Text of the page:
Heir of Novron (Riyria Revelations 5 & 6 double review)

The reviews below contain minor plot spoilers for the previous four Riyria books. You should be able to read this post without feeling like anything major is spoiled, but it’s hard to talk about the plot of the fifth and sixth books in a series without giving away some plot hints about the previous books! I did write this with the mindset that new readers to Riyria Revelations would read it and hopefully pick up the series.


Wintertide by Michael J. Sullivan
323 pages
Orbit (Hachette Book Group) (2012)
Fantasy, fiction
Rating: 4.5 out of 5 stars
Re-readability: As characters and plotlines from earlier books reemerge, I know that Riyria Revelations is a series worth revisiting.


Opening the final book in a series you’ve loved dearly is never an easy thing to do. I was on the one hand so excited to read the conclusion to Riyria Revelations but on the other so reluctant to say goodbye to these wonderful characters (until I read the prequels, of course).

Wintertide is Riyria at its strongest. It features the usual cast of characters, placing more of its emphasis on Hadrian, Arista, Amilia, and Modina. This book was everything I’ve loved about the series so far: fast-paced, heavily character-driven, and adventurous.

In an attempt to rescue Princess Arista and Degan Gaunt, Hadrian is captured by Sentinel Luis Guy and forced to pose as a knight and kill Sir Breckton, a knight who stands in the way of the Church. In exchange, Hadrian will be rewarded with Arista and Gaunt alive and well.

This is all set just before the Wintertide festival and Empress Modina’s reluctant marriage to Ethelred.

Though the book focuses on Hadrian, we do get Royce’s story as well, but he plays a much smaller role than usual. As has been the trend in the past couple of books, a handful of new characters are introduced, this time in the form of a gang of young thieves. Unfortunately, they feel more like plot devices than deep, engaging characters—unlike Amilia’s role in Nyphron Rising.

This was my second-favorite Riyria book, just behind Nyphron Rising, which you can find in my previous review.


Percepliquis by Michael J. Sullivan
570 pages
Orbit (Hachette Book Group) (2012)
Fantasy, fiction
Rating: 4.5 out of 5 stars
Re-readability: The final Riyria Revelations books solidifies this series as a well-planned masterpiece with carefully placed clues and foreshadowing throughout—it would be hard to find a more re-readable series.


When I was coming to the end of the first Riyria Revelations book, The Crown Conspiracy, a whole cast of characters was coming together, and I thought to myself, “Oh, this is an ensemble story. They’re all going to go on lots of quests together!” We saw Hardrian and Royce the thieves, Esrahaddon the ancient wizard, Alric the soon-to-be king, and Myron the monk racing to stop a political overthrow of a kingdom. I couldn’t wait to see what adventures this group would go on in future books.

But Myron disappeared for two novels, Alric became a background character for a period, and Esrahaddon made minor appearances in the following three books.

Once I realized that Riyria was not an ensemble/quest story, I came to enjoy the new characters introduced with each book and the vastly different plots.

But Michael J. Sullivan wrote this entire series at once, with its grand finale in mind from the start.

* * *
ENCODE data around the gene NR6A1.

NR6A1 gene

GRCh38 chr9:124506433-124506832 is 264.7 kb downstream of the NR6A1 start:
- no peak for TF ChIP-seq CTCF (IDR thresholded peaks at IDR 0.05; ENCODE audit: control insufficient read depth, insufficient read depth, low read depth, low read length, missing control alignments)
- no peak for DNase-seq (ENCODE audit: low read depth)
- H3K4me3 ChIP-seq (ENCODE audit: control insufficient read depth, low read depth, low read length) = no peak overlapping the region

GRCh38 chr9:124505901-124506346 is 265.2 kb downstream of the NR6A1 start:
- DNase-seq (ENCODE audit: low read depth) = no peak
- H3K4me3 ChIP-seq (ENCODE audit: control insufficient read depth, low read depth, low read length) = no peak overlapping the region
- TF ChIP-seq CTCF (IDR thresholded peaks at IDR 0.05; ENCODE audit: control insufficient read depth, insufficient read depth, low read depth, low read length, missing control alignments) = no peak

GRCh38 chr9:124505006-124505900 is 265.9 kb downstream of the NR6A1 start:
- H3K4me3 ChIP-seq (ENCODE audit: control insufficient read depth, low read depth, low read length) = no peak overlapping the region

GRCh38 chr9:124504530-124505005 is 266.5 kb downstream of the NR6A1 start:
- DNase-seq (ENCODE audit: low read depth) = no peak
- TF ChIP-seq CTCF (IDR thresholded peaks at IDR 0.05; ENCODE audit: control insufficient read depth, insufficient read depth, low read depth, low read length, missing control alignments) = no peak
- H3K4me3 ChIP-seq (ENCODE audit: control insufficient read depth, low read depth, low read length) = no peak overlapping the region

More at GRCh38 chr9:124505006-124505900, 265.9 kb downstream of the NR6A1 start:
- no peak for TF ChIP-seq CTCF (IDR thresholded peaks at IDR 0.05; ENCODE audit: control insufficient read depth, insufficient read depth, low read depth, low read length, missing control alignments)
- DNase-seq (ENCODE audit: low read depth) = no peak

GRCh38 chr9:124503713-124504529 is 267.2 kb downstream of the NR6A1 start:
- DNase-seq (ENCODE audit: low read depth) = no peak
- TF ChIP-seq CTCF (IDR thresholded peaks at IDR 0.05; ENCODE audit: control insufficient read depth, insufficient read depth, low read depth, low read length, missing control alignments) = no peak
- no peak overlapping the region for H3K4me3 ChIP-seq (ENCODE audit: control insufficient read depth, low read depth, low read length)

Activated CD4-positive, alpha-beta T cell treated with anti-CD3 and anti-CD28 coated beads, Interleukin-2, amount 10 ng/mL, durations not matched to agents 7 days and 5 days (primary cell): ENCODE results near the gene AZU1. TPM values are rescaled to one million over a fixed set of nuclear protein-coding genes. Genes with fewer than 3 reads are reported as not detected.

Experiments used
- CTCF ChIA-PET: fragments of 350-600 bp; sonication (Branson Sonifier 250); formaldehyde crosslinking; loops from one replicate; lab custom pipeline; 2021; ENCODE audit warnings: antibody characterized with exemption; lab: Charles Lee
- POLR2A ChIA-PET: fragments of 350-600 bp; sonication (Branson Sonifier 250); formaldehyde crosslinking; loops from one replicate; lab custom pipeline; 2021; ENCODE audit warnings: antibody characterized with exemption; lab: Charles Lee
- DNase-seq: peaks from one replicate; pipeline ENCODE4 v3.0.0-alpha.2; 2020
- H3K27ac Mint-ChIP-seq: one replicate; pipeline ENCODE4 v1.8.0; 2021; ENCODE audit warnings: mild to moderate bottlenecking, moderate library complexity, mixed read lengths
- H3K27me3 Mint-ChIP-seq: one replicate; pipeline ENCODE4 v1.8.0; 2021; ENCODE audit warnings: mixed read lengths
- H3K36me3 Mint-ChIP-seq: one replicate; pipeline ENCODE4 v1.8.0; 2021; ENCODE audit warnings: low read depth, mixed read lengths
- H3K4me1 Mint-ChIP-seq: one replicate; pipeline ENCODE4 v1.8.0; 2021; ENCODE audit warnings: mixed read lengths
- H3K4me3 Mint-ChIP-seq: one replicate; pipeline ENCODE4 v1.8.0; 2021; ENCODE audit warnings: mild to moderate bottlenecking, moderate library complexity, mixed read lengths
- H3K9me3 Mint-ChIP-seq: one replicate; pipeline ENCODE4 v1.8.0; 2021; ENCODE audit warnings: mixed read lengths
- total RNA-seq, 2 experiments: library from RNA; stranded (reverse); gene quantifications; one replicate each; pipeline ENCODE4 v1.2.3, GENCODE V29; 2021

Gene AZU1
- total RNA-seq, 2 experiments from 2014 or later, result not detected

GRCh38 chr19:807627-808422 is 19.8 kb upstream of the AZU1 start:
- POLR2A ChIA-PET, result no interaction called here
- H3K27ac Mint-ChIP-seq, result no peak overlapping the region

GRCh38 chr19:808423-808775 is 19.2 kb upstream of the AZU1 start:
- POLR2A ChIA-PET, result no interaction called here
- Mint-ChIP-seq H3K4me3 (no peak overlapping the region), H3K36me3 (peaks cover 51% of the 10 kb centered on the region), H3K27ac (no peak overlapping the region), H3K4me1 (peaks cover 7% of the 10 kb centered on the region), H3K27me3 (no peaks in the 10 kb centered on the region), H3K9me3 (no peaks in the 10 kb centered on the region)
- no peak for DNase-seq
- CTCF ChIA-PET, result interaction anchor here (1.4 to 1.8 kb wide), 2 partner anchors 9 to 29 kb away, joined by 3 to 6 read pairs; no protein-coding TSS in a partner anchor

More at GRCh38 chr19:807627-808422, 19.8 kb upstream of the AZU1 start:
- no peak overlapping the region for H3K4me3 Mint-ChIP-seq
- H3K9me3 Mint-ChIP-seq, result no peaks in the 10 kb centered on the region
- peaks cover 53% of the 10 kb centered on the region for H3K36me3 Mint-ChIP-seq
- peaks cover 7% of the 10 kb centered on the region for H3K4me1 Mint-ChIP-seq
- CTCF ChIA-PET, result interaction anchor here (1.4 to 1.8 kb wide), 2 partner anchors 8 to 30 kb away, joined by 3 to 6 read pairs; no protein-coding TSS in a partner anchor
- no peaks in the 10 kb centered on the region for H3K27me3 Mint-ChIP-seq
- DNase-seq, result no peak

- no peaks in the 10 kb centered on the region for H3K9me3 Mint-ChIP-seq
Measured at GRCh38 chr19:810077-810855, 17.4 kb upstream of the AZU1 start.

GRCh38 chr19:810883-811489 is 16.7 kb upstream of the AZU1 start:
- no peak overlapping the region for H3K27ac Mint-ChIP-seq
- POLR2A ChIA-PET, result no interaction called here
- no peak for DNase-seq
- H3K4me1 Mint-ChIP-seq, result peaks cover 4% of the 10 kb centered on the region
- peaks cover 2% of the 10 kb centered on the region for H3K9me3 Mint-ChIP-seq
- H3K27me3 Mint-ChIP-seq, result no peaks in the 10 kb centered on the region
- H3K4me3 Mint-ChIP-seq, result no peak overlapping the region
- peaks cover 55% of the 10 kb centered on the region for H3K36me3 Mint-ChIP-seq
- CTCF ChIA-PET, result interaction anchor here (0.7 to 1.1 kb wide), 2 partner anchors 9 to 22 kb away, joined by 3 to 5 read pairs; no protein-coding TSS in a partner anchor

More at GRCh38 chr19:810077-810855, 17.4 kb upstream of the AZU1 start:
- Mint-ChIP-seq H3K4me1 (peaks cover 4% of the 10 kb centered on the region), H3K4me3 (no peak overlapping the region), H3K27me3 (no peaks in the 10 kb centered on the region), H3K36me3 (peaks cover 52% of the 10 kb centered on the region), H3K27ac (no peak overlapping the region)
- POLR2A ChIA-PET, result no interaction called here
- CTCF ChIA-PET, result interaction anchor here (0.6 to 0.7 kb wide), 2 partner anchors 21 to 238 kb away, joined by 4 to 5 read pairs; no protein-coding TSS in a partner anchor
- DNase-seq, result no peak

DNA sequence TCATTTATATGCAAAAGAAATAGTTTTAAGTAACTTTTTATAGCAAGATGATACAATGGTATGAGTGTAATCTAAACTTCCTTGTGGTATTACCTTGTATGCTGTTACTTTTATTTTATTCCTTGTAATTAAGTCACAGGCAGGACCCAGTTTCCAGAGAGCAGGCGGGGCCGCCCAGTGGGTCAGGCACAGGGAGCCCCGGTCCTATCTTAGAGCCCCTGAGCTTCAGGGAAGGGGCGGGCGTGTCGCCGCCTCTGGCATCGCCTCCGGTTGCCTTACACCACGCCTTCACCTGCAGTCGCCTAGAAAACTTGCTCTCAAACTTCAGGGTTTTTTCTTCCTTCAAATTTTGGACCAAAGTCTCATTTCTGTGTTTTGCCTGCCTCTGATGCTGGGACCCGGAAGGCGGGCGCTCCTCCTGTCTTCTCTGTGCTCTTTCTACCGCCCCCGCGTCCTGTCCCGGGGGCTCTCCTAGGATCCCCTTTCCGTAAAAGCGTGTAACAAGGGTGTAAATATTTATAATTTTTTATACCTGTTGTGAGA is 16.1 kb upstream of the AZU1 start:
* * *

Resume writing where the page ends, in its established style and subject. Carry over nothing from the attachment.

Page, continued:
The sixth and final Riyria Revelations book is the ensemble quest story I’d been hoping for from the beginning. It gathers the series most beloved characters (except for Modina, who we still see a lot of) in one place and sends them on the greatest quest of all—as the title implies, the quest to find the lost city of Percepliquis.

There’s no need to tell you much more than this. If you’ve read the first two Riyria volumes, the third is by far the strongest in terms of both characters and plot, and it wraps the series up very nicely. If you’ve never read a Riyria book, the final volume solidifies it as a well-crafted and satisfying series.

Percepliquis was arguably the strongest book in the series. Its focus on the characters and their personal struggles was beautiful, and its plot was also extremely tight. It has an ending that absolutely makes me want to restart from book one right away—some things are introduced toward the end that made me see the series with new eyes.

One of my favorite aspects of Riyria Revelations as a whole is its ability to have an overarching plot (that becomes even clearer with the last book) while featuring six books with different styles and conflicts. The Crown Conspiracy is an ensemble story with the backdrop of a political drama. Avempartha is a story of ancient beasts and prophecies. Nyphron Rising is a revolution tale, and The Emerald Storm is a nautical adventure to faraway lands. Wintertide is a both fiction of manners story and a political drama. And Percepliquis ties all of the series’ characters and themes together with an epic quest and a massive war.

Riyria Revelations is so much more than a fantasy series about two thieves set in a traditional fantasy setting. Though there is a fair share of violence and death, it’s never gratuitous, and the series is generally positive and uplifting. It could be enjoyed by a thirteen-year old as easily as an adult. It would make for a perfect introduction to fantasy, but I thoroughly enjoyed it as a moderately seasoned fantasy reader. The female characters are every bit as strong (or stronger) and dynamic as the male characters. There is so much more than meets the eye in Riyria Revelations.

Though no individual book in the series earned a perfect score from me, the series overall gets a perfect ten for its consistency and its outstanding conclusion.

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